Uvarov, Sergey Semyonovich°

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UVAROV, SERGEY SEMYONOVICH ° (1786–1855), minister of education in Russia (1833–49), and president of the Academy of Sciences. In 1846 he was granted the title of count. Uvarov originated the political slogan Pravoslaviye, Samoderzhaviye, Narodnost ("Orthodoxy [i.e., of the Eastern Church], Autocracy, Nationhood"), a slogan which was accepted by the Russian "Slavophiles," who adopted it as the catchword of their program. As the minister of education, along with his other duties, Uvarov concerned himself with Jewish education, considering it part of the Jewish problem in general. In a memorandum to Czar *Nicholas i, he noted that many governments who had tried for generations to solve the Jewish problem through persecution and coercion had finally abandoned these methods for an approach based on wielding influence by reason. He concluded that it was incumbent upon the Russian government to adopt the latter method, and stated that nations could not be exterminated, especially a nation which during its modern history "stood at Mount Golgotha." The Jews were to be "reformed" and through education brought closer to the general population. In order to achieve this, Uvarov proposed the establishment of a network of Jewish government schools at various levels, in the *Pale of Settlement, to be maintained by the special taxes paid by the Jews. In 1841 he invited Max *Lilienthal to act as adviser and director of the program. Uvarov and Lilienthal planned to invite 200 teachers from abroad to assist them in their endeavors and also called upon Jewish scholars and intellectuals abroad (including I.M. *Jost, L. *Philippson, A. *Geiger, I.N. *Mannheimer, S.D. *Luzzatto, and others) to come to Russia to participate in the fulfillment of the program. In 1842 a "Committee of Rabbis" (or "Committee for the Education of the Jews") was convened in order to give an official cachet to the project; its members were R. Mendel *Schneersohn of Lubavich, R. Isaac b. Ḥayyim *Volozhiner, Y.Y. Halperin, a banker of Berdichev, and Bezalel *Stern, the director of the Jewish school in Odessa.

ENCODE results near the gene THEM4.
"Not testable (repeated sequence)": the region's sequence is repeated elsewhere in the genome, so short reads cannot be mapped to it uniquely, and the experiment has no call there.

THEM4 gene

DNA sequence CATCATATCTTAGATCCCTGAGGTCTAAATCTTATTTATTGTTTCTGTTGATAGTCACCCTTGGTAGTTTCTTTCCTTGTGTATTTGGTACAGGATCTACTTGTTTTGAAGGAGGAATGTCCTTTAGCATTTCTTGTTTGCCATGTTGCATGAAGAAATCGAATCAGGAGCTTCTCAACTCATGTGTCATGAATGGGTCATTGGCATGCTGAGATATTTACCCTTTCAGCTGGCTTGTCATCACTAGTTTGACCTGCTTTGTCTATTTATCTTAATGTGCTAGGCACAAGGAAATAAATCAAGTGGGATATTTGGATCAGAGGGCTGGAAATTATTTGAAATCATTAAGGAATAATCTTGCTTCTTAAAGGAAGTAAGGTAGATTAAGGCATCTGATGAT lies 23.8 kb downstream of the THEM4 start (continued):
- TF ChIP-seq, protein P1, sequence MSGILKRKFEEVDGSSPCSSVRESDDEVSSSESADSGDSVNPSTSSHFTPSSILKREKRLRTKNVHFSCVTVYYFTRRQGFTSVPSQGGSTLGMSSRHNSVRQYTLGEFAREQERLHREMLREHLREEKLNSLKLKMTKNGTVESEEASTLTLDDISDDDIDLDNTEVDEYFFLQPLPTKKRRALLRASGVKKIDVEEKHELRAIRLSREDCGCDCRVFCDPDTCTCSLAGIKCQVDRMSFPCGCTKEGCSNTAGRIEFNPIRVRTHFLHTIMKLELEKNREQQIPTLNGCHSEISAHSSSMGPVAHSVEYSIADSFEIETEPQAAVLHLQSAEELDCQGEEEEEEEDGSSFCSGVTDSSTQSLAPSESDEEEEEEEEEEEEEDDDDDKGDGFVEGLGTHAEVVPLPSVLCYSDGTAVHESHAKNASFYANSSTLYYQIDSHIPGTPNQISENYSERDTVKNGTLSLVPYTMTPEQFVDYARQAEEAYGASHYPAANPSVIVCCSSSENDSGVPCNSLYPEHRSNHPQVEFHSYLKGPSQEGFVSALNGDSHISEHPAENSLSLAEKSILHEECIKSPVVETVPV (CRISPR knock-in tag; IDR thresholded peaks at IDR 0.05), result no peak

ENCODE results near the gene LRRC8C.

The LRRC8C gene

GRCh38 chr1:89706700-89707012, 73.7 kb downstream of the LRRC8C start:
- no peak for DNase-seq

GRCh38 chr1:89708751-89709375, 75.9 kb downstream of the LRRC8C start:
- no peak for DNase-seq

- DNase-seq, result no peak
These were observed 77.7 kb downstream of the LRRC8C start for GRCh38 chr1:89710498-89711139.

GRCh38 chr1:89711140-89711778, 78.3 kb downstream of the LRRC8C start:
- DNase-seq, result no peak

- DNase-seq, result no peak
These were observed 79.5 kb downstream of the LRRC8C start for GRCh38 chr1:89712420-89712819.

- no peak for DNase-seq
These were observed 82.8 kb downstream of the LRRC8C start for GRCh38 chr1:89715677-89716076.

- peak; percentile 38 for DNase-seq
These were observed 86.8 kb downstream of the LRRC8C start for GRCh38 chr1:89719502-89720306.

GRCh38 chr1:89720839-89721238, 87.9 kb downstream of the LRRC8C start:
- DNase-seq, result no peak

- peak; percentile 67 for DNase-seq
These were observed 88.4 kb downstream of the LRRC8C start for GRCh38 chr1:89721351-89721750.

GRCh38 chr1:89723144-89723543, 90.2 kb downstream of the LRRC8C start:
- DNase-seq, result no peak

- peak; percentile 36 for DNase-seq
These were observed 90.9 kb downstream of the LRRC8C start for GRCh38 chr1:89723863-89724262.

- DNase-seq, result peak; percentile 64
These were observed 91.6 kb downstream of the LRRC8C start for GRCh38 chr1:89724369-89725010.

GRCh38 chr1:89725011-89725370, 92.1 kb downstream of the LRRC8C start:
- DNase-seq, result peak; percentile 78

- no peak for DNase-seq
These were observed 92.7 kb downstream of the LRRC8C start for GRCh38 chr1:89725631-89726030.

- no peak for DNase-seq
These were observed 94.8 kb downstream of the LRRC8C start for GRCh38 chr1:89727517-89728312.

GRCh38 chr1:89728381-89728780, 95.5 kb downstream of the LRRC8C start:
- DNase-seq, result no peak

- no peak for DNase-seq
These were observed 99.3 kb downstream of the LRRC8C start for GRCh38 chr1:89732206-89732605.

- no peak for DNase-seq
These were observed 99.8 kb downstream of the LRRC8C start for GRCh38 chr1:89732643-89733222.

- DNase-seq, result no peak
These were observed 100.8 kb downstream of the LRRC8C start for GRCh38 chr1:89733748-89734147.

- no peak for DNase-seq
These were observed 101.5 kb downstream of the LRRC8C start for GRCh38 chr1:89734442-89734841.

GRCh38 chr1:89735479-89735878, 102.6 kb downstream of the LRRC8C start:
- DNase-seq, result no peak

In 1844 the bill providing for the establishment of Jewish government schools was ratified. With certain amendments which were made during the 1870s, it remained in force until the end of the czarist regime. Uvarov considered that the Talmud was the source of all evil, and a corrupting influence on the Jews, and he attempted to minimize this by reducing the hours given to its instruction. He did not entirely prohibit the study of the Talmud so as not to turn the Jews against his educational endeavors. Uvarov sought to gain the sympathy of Moses *Montefiore and I.A. *Cremieux, and although he invited them to attend the above conference they did not do so. In 1846 Montefiore visited Russia and met Uvarov. Uvarov was anxious to prove to Montefiore that he intended only to promote the welfare of the Jews and he complained to Montefiore about the religious fanaticism and ignorance of the Jews of Russia. Uvarov's attitude toward contemporary Hebrew literature was, however, favorable, and the maskilim in Russia welcomed his program.


Dubnow, Hist Russ, index; Klausner, Sifrut, 2–4 (1952–532), Russian index in each volume; M.G. Morgulis, Voprosy yevreyskoy zhizni (1889); P.S. Marek, Ocherki po istorii prosveshcheniya yevreyev v Rosii (1909).

[Baruch Shohetman]